Chicago may throw Mayor Lori Lightfoot out in the first round

Standing on a stage at the National Museum of Mexican Art in Pilsen, a fast-gentrifying corner of south-eastern Chicago, Jesús Chuy García, a congressman, explains why he is running for mayor, in nostalgic terms. “Chicago 40 years ago saw an opportunity to make history by undoing a barrier, by electing someone who was different,” he says. In 1983, ten electoral cycles ago, Mr García was part of the movement that helped elect Harold Washington, the city’s first black mayor, with a “rainbow coalition” of ethnic-minority voters and white liberals fed up with corruption. His election inspired Barack Obama to move to the city. Now Mr García says he wants to repeat the trick to become Chicago’s first Latino mayor. Yet Chicago in 2023 is a very different place to what it was.

Listen to this story.
Enjoy more audio and podcasts on iOS or Android.

Your browser does not support the <audio> element.

The first round of the election takes place on February 28th. Nine candidates are standing, all Democrats. Unless one wins over 50% of the vote, which nobody thinks is likely, the top two will compete in a run-off on April 4th.

The polling is inconsistent, but suggests that at most four of the nine have a credible chance. As well as Mr García, there is Paul Vallas, a former chief executive of the schools system who has the backing of the police union; Brandon Johnson, a member of the Cook County commission who is supported by the teachers’ unions; and, of course, Lori Lightfoot, the incumbent, who after just one term is facing an especially challenging re-election campaign. Many suspect she will not even make it into the final two.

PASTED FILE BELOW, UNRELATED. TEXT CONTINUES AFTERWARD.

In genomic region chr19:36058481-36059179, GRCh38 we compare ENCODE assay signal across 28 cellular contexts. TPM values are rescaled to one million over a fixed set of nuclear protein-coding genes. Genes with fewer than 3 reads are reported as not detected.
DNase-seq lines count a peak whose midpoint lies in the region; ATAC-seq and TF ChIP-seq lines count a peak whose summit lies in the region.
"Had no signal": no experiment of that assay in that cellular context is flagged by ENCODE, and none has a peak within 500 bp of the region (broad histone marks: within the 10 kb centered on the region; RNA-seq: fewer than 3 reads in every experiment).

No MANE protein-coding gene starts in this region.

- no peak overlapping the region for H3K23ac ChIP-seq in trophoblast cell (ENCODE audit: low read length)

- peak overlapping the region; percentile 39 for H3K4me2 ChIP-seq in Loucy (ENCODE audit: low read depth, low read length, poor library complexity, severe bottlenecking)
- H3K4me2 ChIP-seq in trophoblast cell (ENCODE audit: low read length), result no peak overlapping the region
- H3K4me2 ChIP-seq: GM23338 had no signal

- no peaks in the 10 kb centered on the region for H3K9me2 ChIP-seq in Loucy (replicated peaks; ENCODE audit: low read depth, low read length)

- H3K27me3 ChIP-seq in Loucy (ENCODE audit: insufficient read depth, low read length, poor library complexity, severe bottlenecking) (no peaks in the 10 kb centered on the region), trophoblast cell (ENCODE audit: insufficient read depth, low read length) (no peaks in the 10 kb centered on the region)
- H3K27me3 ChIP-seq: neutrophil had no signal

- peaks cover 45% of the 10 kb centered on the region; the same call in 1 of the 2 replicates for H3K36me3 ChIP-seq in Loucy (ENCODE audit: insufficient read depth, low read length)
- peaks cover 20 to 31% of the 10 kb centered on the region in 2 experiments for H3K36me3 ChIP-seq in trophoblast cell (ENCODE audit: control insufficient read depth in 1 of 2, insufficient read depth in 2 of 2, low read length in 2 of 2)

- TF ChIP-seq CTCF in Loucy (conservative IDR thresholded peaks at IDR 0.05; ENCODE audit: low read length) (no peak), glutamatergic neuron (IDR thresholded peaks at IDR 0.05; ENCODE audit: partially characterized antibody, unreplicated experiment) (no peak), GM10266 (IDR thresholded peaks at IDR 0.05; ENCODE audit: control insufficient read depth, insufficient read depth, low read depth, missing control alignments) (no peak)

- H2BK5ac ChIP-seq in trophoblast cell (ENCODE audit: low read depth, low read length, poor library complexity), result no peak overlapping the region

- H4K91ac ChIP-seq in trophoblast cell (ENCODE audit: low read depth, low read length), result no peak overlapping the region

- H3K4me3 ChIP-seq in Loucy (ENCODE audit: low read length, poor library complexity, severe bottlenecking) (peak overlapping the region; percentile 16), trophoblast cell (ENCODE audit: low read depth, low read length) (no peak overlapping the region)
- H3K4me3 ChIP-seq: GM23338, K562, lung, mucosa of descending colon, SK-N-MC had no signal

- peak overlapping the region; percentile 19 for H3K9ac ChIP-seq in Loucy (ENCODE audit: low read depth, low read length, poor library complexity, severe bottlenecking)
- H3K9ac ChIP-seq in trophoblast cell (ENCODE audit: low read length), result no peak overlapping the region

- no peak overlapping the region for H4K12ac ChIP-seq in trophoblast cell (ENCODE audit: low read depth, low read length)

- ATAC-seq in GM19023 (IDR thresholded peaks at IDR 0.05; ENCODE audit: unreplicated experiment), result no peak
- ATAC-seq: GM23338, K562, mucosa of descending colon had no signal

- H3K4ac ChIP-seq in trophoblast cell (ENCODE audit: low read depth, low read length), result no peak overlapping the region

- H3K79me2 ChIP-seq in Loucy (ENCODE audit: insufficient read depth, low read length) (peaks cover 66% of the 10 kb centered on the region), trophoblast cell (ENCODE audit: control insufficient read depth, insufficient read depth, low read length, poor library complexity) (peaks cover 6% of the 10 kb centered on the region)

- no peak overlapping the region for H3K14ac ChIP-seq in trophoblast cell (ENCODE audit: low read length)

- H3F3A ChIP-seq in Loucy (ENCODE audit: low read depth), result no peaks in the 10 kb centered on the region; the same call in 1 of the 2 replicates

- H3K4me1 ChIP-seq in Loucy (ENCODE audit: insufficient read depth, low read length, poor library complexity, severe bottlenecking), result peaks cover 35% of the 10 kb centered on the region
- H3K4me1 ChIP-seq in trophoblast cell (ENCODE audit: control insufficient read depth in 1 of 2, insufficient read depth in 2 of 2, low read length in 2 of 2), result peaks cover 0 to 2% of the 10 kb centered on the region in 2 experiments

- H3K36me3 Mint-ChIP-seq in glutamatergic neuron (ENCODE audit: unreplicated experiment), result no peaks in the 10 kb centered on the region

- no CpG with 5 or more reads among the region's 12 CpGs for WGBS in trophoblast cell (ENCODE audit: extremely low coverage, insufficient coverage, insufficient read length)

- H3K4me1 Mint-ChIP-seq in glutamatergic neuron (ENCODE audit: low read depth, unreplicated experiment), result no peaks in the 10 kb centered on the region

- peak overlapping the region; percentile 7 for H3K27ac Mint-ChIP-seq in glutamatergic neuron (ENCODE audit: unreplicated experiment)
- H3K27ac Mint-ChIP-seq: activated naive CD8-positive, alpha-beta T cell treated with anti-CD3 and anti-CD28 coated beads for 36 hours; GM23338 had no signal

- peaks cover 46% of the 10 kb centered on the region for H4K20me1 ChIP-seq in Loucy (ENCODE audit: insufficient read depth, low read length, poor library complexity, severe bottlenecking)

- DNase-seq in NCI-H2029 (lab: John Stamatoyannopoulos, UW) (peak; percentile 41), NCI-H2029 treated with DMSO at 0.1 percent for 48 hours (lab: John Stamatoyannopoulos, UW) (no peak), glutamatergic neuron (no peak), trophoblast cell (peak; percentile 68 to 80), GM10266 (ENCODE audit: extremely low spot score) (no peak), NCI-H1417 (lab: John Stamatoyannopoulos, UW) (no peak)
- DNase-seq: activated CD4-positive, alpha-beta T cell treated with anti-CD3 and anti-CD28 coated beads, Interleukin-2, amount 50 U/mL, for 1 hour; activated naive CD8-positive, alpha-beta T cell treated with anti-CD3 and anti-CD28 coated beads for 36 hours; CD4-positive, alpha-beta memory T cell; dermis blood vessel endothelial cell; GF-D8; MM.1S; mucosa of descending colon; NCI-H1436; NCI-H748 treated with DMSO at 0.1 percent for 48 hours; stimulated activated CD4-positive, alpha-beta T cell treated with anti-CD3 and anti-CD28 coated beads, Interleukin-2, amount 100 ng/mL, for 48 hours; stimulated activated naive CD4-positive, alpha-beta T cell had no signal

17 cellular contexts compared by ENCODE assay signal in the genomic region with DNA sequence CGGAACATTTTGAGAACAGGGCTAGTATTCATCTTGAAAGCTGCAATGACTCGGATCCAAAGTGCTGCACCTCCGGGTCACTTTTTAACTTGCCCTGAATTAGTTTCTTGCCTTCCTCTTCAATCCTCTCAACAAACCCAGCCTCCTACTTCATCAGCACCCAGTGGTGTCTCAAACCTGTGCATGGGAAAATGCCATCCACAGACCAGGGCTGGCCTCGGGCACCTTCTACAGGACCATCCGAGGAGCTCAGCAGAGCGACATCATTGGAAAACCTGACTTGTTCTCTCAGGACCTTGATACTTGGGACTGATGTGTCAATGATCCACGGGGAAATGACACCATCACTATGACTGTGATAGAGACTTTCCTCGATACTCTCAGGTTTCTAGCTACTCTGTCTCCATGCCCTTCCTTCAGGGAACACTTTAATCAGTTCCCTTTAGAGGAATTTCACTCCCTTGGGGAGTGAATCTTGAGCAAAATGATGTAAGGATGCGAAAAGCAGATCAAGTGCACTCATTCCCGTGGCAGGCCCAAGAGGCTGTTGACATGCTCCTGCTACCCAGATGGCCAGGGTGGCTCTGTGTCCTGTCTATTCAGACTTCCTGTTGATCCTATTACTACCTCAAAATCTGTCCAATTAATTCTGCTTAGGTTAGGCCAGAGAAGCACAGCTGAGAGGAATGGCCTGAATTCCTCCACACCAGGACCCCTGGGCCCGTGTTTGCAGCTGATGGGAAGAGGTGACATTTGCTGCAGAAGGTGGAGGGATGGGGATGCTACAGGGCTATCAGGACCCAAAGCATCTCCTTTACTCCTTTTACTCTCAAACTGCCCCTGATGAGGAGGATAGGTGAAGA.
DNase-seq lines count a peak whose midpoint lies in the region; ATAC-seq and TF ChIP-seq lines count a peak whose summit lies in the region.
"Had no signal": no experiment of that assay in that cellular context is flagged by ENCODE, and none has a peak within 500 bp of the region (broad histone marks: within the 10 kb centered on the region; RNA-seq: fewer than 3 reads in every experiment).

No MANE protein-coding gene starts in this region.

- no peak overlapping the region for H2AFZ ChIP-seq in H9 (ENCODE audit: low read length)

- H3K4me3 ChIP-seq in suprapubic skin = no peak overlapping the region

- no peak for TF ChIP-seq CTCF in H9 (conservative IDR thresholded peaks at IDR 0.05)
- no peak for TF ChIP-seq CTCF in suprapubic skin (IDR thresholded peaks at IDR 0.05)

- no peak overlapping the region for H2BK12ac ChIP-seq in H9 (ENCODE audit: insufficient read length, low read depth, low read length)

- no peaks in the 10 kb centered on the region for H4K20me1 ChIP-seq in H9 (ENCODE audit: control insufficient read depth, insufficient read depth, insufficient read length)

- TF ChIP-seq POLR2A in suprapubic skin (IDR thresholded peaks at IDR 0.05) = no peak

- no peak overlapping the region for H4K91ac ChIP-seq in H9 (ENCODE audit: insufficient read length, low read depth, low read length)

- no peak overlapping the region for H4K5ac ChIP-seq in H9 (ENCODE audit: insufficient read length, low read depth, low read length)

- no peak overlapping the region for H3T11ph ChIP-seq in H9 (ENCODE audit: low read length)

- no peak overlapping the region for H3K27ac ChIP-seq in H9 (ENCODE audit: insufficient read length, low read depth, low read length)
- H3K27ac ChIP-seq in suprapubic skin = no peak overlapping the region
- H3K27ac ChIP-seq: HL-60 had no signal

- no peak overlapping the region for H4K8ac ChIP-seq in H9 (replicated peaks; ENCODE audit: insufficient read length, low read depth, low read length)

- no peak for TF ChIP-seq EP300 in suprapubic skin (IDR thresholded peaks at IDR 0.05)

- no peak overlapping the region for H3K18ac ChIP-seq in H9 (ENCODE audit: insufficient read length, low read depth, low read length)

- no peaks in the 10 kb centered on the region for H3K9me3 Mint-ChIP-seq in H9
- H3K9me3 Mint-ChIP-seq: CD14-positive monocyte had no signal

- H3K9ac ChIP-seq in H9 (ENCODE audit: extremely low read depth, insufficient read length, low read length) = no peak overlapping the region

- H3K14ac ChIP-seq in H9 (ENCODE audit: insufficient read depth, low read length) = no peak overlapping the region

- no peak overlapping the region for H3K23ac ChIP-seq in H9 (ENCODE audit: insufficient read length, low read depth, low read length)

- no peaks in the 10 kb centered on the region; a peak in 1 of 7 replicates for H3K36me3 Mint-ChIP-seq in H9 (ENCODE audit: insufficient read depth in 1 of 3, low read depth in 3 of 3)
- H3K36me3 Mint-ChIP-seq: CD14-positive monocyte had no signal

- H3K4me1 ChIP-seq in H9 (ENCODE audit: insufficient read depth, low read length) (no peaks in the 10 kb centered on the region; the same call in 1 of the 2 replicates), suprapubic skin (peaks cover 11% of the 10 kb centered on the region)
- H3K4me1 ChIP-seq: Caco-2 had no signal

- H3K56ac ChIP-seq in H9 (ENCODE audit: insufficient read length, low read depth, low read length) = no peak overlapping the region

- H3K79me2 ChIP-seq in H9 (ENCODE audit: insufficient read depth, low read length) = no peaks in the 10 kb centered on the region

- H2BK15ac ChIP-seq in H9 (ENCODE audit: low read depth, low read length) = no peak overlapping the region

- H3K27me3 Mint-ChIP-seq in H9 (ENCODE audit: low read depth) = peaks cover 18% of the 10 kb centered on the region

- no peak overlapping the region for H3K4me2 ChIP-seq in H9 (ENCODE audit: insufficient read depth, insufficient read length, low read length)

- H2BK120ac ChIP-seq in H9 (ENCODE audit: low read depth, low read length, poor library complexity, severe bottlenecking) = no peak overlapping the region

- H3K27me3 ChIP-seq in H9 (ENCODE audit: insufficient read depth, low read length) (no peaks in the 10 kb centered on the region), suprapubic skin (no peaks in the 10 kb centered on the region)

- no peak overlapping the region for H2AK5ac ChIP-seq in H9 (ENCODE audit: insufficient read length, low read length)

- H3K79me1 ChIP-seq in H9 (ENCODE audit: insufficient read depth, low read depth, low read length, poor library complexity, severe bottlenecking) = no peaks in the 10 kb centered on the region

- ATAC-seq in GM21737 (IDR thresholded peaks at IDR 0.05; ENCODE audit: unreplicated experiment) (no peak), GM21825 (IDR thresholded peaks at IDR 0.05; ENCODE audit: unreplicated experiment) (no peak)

That partly reflects a difficult time for incumbent mayors generally, in the wake of the pandemic and rising crime. But it also reflects how, over the past decade or so, the Windy City’s politics have become more like those of other American cities. For most of the post-war period, Chicago was a place of ruthlessness and corruption, with votes bought by means of jobs and favours. Even as patronage declined, corporate donations and enormous spending on TV ads took its place, to the benefit of incumbents. Almost every Chicago election for the past 70 years has been characterised by a fight between the “machine” and an insurgent—including the one that in 2019 brought Ms Lightfoot to power, defeating Toni Preckwinkle, the president of the Cook County commission.

This election is different. The closest Ms Lightfoot has come to patronage politics was an ill-advised email her campaign sent to some teachers to try to recruit teenage volunteers. She has struggled even to raise much money, something presumably not helped by her abrasive style (she has a habit of being rude even to allies). Together, the nine have raised a total of around $24m, including $6m that a no-hoper candidate, Willie Wilson, has donated to his own campaign. Rahm Emanuel, the mayor until 2019, raised more on his own in 2015.

Instead, with no favourite and limited money, the election is a scrap. That there are six black candidates helps to explain partly why Ms Lightfoot is struggling, and why Mr García and Mr Vallas are favourites (the city’s racial split is very roughly one-third black, one-third Latino and one-third white). On February 18th the mayor suggested at a rally of mostly black voters that any vote “for somebody not named Lightfoot is a vote for Chuy García or Paul Vallas”. But ideological splits matter, too. Mr Johnson jokes that, in this election, “everyone seems to want to identify as a progressive.” That includes Ms Lightfoot, who ran as one in 2019, but now finds herself squashed between Mr Vallas on the right and Mr García and Mr Johnson on the left.

The real question is whether any of them can break through to an exhausted electorate. Crime has dominated the debates so far, and all of the candidates back increasing the police budget. Other pressing issues, such as the city’s deep pensions deficit, or its rather dysfunctional transport system, have featured less. In 1983, over three-quarters of Chicagoans turned out to vote. “What happens in Chicago will have reverberations across the country and the world,” says Mr García, about this election. In 1983 that was true. This time Chicagoans may just shrug.

Stay on top of American politics with Checks and Balance, our weekly subscriber-only newsletter, which examines the state of American democracy and the issues that matter to voters.